Odds of UK vote on EU membership shorten
THE PROSPECT that British voters could face a referendum on membership of the European Union have shortened considerably, provoked by fears about the impact of euro zone reforms.
A paper released yesterday by former Labour foreign secretary David Owen advocating a referendum received considerable support from Conservative MPs.
A union “reshaped” by measures needed to contain, if not solve, the euro zone crisis would inevitably affect EU countries that are not members of the single currency, chancellor of the exchequer George Osborne indicated.
“I think what the public are concerned about . . . would be if there was any transfer of power. A reshaped relationship with Europe would imply, would involve, a transfer of sovereignty or powers to Brussels,” he said.
Privately, Mr Osborne and other senior Conservatives have for some time been coming around to the view that the Conservative Party will have to offer a referendum pledge of some kind in its manifesto for the 2015 general election.
Tory MPs in marginal constituencies say they are in danger of losing their seats because many traditional Conservative voters will back the UK Independence Party.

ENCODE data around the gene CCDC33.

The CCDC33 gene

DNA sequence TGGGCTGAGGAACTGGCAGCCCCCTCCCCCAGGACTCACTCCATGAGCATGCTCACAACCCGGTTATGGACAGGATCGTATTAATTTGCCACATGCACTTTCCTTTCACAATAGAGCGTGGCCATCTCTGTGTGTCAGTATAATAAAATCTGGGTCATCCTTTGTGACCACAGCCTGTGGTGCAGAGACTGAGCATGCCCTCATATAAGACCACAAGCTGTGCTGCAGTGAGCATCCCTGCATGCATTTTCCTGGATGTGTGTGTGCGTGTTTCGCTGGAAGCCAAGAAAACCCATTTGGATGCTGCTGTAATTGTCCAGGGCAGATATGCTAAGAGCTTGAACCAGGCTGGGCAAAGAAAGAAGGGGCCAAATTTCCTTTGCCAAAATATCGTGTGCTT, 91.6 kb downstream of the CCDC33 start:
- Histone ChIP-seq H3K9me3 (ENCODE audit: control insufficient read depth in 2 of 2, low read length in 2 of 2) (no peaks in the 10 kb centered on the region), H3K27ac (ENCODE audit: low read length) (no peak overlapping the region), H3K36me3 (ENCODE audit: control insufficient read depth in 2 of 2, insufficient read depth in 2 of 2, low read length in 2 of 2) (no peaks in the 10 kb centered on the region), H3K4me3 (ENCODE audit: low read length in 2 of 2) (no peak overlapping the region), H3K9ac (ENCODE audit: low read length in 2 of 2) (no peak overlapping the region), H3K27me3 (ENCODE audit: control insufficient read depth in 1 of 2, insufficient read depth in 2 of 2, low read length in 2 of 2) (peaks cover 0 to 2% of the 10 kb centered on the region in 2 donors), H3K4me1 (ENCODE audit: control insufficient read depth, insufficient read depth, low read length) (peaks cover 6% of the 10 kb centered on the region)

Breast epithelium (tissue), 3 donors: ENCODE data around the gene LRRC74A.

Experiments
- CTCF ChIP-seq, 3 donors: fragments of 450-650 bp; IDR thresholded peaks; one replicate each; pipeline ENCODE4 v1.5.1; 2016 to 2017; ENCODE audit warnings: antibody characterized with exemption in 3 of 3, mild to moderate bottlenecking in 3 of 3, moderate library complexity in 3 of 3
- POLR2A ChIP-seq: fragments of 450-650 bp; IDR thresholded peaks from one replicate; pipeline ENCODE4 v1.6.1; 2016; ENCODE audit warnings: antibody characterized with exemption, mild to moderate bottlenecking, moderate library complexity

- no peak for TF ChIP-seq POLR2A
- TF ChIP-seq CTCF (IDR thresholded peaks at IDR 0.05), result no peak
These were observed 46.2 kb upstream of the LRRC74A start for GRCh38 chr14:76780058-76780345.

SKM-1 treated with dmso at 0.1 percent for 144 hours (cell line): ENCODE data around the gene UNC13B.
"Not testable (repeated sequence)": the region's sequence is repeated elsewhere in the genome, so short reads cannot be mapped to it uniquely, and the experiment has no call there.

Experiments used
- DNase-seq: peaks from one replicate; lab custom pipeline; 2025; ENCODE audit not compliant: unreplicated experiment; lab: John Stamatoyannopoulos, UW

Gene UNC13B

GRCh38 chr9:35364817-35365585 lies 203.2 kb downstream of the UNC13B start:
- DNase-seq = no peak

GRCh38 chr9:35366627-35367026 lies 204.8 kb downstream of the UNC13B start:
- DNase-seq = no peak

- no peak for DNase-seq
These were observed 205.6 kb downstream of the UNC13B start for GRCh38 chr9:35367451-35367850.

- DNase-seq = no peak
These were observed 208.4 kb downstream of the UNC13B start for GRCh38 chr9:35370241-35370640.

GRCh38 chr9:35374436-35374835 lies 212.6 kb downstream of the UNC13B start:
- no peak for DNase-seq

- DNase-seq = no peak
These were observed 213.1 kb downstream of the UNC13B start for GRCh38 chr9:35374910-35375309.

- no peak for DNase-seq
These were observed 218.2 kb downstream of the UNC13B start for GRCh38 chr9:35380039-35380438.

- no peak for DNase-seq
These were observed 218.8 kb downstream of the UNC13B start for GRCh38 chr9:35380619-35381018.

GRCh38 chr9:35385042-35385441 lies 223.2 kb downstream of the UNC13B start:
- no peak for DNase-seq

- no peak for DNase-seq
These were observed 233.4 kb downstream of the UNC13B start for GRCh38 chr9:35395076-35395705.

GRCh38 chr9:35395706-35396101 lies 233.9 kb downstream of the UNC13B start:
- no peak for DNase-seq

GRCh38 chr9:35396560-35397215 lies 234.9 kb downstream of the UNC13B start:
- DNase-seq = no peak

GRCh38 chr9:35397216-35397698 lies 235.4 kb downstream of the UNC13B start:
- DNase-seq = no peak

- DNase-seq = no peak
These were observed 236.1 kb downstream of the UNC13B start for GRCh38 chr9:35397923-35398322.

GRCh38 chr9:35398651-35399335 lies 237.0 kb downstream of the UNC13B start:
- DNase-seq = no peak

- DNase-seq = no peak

Proposals to create a common deposit insurance scheme for euro zone countries would require a treaty change and could affect the UK’s financial services industry, said Mr Osborne.
So far, there is no certainty that any changes involving greater centralisation among euro zone countries would force non-euro states such as the UK to relinquish powers.
In 2010, the Conservative/Lib Dem coalition promised a referendum if the UK signed up to any treaty change that led to such a transfer.
In his paper, Dr Owen proposed a two-part referendum question that would ask voters if they wanted to be part of a single market within a wider European community, or if they wanted to be part of the EU “with a view to joining the euro”.
Other possible permutations are being considered, while there are signals that Labour leader Ed Miliband could offer a straight in-or-out referendum in his election manifesto.